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PLoS Med. 2016 Mar 24;13(3):e1001977. doi: 10.1371/journal.pmed.1001977. eCollection 2016 Mar.

Global Role and Burden of Influenza in Pediatric Respiratory Hospitalizations, 1982-2012: A Systematic Analysis.

Author information

1
Influenza Division, Centers for Disease Control and Prevention, Atlanta, Georgia, United States of America.
2
School of Health Sciences, University of Tampere, Tampere, Finland.
3
Centre for Global Health Research, University of Edinburgh, Edinburgh, United Kingdom.
4
Public Health Foundation of India, New Delhi, India.
5
Afghanistan National Public Health Institute, Ministry of Public Health, Kabul, Afghanistan.
6
National Directorate of Public Health, Ministry of Health, Luanda, Angola.
7
National Centre for Immunisation Research and Surveillance, The Children's Hospital at Westmead, Westmead, New South Wales, Australia.
8
Institute of Epidemiology, Disease Control and Research, Dhaka, Bangladesh.
9
Division of Infectious Disease, Key Laboratory of Surveillance and Early-warning on Infectious Disease, Chinese Centre for Disease Control and Prevention, Beijing, China.
10
Caja Costarricense de Seguro Social, San José, Costa Rica.
11
Pasteur Institut of Côte d'Ivoire, Abidjan, Côte d'Ivoire.
12
Ministerio de Salud de El Salvador, San Salvador, El Salvador.
13
Ethiopian Public Health Institute, Addis Ababa, Ethiopia.
14
Medical Research Council Unit, Fajara, The Gambia.
15
Department of Paediatrics, University of Auckland, Auckland, New Zealand.
16
Centre for International Health, University of Otago, Dunedin, New Zealand.
17
Noguchi Memorial Institute for Medical Research, University of Ghana, Accra, Ghana.
18
Ministerio de Salud Publica y Asistencia Social, Guatemala City, Guatemala.
19
National Institute of Virology, Pune, India.
20
National Institute of Health Research and Development, Jakarta, Indonesia.
21
Centers for Disease Control and Prevention, Nairobi, Kenya.
22
Ministry of Health, Bishkek, Kyrgyzstan.
23
National Influenza Centre, Virology Unit, Institut Pasteur of Madagascar, Antananarivo, Madagascar.
24
Universidad Autónoma de San Luis Potosí, San Luis Potosí, Mexico.
25
National Centre for Public Health, Chisinau, Republic of Moldova.
26
National Influenza Center, Ulaanbaatar, Mongolia.
27
Institut National d'Hygiène, Ministère de la Santé, Rabat, Morocco.
28
Federal Ministry of Health, Abuja, Nigeria.
29
Ministerio de Salud Publica y Bienestar Social, Asunción, Paraguay.
30
Research Institute for Tropical Medicine, Manila, Philippines.
31
Ministry of Health, Kigali, Rwanda.
32
National Institute for Communicable Diseases, Johannesburg, South Africa.
33
Zoonoses Research Unit, Department Medical Virology, University of Pretoria, Pretoria, South Africa.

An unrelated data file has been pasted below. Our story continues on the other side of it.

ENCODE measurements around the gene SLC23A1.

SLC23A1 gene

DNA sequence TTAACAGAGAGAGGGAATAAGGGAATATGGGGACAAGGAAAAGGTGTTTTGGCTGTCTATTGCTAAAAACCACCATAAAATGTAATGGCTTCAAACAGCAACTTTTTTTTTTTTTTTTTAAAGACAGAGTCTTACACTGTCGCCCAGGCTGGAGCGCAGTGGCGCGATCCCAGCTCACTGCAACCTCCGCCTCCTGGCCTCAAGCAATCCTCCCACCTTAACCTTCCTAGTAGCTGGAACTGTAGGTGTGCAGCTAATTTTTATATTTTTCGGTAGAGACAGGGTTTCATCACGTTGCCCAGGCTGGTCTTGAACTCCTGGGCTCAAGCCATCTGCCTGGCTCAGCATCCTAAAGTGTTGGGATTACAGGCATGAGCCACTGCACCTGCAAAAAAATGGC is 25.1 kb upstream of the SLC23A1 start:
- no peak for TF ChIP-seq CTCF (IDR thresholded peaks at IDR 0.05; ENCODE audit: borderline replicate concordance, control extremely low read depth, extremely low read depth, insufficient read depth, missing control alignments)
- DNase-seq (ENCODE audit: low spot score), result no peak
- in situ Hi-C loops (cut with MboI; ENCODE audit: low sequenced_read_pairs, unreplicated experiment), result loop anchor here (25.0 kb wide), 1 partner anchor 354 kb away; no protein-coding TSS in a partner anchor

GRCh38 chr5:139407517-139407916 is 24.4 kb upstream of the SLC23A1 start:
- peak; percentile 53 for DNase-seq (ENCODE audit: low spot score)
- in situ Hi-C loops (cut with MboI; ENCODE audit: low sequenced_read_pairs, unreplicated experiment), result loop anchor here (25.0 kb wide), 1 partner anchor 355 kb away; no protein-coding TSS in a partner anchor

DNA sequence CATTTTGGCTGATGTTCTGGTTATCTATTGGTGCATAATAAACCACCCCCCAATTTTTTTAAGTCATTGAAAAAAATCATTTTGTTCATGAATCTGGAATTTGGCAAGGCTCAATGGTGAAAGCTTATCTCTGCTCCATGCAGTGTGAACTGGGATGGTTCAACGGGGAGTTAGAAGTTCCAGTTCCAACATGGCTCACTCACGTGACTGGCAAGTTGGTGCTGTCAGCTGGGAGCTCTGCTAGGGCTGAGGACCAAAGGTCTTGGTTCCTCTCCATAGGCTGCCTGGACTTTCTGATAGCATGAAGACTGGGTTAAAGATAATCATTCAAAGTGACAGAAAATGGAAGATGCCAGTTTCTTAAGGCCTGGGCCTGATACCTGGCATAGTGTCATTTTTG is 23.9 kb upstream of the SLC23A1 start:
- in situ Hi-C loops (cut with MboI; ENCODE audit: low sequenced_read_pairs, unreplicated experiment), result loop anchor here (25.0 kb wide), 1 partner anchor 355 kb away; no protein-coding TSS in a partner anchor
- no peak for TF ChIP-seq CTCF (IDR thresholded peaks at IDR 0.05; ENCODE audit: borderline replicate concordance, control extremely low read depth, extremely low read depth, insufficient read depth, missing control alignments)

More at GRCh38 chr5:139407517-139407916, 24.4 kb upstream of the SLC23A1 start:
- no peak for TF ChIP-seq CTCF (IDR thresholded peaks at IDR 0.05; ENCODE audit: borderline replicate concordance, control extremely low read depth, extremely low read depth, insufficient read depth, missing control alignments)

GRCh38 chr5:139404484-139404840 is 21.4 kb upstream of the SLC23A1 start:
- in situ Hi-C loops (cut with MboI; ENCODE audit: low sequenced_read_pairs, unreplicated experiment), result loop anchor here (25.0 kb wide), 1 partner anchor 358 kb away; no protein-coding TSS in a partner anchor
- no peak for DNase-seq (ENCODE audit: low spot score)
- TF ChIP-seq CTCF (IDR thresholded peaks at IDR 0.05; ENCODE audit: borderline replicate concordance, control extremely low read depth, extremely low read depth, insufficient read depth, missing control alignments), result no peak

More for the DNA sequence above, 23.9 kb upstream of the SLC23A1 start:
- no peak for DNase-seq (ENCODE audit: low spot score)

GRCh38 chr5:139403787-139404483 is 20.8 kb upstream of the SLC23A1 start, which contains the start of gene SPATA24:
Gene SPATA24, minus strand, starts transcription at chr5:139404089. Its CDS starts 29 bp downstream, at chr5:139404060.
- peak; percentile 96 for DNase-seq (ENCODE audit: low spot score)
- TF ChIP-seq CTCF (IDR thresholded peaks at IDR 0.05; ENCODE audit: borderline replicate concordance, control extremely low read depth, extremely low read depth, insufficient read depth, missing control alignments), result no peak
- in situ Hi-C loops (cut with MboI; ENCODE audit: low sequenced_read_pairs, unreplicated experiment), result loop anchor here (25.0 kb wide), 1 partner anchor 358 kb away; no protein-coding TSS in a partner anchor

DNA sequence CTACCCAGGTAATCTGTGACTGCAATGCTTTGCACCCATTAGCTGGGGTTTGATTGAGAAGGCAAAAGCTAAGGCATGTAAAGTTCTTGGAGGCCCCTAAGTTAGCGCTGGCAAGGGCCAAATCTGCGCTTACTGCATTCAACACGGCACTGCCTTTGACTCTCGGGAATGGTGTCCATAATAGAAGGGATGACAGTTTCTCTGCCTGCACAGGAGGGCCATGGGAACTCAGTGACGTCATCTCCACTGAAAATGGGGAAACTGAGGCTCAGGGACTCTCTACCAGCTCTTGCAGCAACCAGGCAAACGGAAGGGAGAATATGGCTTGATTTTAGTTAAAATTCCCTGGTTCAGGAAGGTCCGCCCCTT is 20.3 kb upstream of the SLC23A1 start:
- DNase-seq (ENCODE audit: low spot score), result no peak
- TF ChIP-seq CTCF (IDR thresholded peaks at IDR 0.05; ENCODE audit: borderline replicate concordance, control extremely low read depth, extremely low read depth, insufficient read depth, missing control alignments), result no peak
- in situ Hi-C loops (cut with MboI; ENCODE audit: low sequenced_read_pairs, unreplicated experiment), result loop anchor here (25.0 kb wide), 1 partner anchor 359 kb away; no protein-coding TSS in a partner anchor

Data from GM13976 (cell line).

34
Division of Global Health Protection, Centers for Disease Control and Prevention, Atlanta, Georgia, United States of America.
35
Ministry of Health, Dar es Salaam, Tanzania.
36
National Institute of Health, Ministry of Public Health, Nonthaburi, Thailand.
37
National Institute of Hygiene and Epidemiology, Hanoi, Viet Nam.
38
Virology Laboratory, University Teaching Hospital, Lusaka, Zambia.

Abstract

BACKGROUND:

The global burden of pediatric severe respiratory illness is substantial, and influenza viruses contribute to this burden. Systematic surveillance and testing for influenza among hospitalized children has expanded globally over the past decade. However, only a fraction of the data has been used to estimate influenza burden. In this analysis, we use surveillance data to provide an estimate of influenza-associated hospitalizations among children worldwide.

METHODS AND FINDINGS:

We aggregated data from a systematic review (n = 108) and surveillance platforms (n = 37) to calculate a pooled estimate of the proportion of samples collected from children hospitalized with respiratory illnesses and positive for influenza by age group (<6 mo, <1 y, <2 y, <5 y, 5-17 y, and <18 y). We applied this proportion to global estimates of acute lower respiratory infection hospitalizations among children aged <1 y and <5 y, to obtain the number and per capita rate of influenza-associated hospitalizations by geographic region and socio-economic status. Influenza was associated with 10% (95% CI 8%-11%) of respiratory hospitalizations in children <18 y worldwide, ranging from 5% (95% CI 3%-7%) among children <6 mo to 16% (95% CI 14%-20%) among children 5-17 y. On average, we estimated that influenza results in approximately 374,000 (95% CI 264,000 to 539,000) hospitalizations in children <1 y-of which 228,000 (95% CI 150,000 to 344,000) occur in children <6 mo-and 870,000 (95% CI 610,000 to 1,237,000) hospitalizations in children <5 y annually. Influenza-associated hospitalization rates were more than three times higher in developing countries than in industrialized countries (150/100,000 children/year versus 48/100,000). However, differences in hospitalization practices between settings are an important limitation in interpreting these findings.

CONCLUSIONS:

Influenza is an important contributor to respiratory hospitalizations among young children worldwide. Increasing influenza vaccination coverage among young children and pregnant women could reduce this burden and protect infants <6 mo.

PMID:
27011229
PMCID:
PMC4807087
DOI:
10.1371/journal.pmed.1001977
[Indexed for MEDLINE]
Free PMC Article

Conflict of interest statement

We have read the journal's policy and have the following competing interests: DEN has participated on an influenza advisory board for Novartis. RB works with all major manufacturers of influenza vaccines in an advisory capacity, as a researcher on vaccines and as presenter of academic info at conferences, receiving support to travel and attend such conferences. The authors have declared that no other competing interests exist.

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